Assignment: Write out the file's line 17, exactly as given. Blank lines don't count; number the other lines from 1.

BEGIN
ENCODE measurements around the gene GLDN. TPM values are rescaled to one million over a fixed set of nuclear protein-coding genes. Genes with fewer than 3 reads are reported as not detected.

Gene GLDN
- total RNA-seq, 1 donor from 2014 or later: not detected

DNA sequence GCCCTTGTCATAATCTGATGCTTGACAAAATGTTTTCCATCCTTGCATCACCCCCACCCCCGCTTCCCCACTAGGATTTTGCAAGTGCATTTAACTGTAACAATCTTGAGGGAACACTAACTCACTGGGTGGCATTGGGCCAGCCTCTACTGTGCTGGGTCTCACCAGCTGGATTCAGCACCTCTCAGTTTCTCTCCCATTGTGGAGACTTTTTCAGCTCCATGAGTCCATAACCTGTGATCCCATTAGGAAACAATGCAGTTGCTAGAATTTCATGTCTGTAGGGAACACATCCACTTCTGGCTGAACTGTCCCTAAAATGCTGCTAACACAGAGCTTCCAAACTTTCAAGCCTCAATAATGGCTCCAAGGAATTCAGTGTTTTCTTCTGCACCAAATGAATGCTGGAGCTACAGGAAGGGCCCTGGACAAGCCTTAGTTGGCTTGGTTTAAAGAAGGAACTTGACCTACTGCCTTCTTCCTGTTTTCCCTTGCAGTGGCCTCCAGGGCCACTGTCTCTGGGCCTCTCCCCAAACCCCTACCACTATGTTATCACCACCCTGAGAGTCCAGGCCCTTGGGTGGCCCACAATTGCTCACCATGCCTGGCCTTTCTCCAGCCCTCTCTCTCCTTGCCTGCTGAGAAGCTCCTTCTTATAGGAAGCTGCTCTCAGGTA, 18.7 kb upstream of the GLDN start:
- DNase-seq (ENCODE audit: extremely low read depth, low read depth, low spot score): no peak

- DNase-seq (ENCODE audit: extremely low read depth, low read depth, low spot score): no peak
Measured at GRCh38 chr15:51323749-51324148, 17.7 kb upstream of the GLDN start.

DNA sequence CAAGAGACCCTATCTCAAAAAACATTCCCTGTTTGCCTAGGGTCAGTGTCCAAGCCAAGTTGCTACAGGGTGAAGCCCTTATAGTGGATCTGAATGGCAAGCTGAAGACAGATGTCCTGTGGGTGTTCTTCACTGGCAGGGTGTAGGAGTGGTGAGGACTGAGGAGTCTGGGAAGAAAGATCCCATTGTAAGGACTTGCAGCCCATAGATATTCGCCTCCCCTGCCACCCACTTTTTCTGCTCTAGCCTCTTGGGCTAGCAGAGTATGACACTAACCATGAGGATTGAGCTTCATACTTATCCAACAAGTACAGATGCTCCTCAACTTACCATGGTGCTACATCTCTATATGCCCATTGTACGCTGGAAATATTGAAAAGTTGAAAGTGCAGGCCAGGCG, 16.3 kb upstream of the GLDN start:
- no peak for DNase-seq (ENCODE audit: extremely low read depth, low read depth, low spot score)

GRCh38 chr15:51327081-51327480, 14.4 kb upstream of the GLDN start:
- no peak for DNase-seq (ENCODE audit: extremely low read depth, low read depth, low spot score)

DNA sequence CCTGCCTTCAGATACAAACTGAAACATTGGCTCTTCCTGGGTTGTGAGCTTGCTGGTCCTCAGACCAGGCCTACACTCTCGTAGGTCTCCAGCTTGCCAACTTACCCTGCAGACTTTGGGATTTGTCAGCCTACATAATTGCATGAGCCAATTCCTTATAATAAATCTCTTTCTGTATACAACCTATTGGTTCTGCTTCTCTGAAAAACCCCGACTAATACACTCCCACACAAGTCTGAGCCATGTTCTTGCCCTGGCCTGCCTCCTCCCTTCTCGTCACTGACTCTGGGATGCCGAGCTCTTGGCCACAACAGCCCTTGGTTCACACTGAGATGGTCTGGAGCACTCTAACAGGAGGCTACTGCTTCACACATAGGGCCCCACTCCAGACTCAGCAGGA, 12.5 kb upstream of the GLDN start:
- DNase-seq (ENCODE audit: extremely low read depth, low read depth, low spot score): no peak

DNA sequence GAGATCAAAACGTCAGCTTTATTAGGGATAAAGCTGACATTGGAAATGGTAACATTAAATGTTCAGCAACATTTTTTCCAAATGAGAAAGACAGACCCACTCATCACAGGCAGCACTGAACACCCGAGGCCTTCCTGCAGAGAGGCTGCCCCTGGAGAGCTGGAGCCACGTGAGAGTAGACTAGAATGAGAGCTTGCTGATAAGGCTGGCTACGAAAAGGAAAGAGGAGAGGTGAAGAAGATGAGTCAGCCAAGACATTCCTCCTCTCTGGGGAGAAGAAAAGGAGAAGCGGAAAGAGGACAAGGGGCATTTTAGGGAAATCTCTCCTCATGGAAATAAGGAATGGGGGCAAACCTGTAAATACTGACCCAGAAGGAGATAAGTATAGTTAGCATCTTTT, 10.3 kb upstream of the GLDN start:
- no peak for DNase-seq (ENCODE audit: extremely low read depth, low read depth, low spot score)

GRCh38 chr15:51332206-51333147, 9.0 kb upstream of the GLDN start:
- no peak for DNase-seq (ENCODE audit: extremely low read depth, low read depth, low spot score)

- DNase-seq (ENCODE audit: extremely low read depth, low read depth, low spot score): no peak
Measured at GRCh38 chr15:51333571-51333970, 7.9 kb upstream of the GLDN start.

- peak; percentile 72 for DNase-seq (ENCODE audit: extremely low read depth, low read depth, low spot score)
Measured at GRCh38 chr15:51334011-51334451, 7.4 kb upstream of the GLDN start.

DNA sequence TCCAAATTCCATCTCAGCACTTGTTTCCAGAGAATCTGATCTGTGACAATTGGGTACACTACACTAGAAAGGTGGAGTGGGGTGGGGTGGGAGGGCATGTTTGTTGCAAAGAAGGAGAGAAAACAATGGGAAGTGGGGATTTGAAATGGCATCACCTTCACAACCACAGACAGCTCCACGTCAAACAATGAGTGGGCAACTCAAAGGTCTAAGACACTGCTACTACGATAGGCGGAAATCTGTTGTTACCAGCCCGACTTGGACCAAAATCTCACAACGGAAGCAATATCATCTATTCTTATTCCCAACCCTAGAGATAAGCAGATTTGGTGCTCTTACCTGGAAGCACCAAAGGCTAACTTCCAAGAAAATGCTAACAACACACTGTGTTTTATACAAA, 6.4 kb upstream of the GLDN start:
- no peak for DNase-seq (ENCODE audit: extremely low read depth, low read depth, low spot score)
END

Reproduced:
- no peak for DNase-seq (ENCODE audit: extremely low read depth, low read depth, low spot score)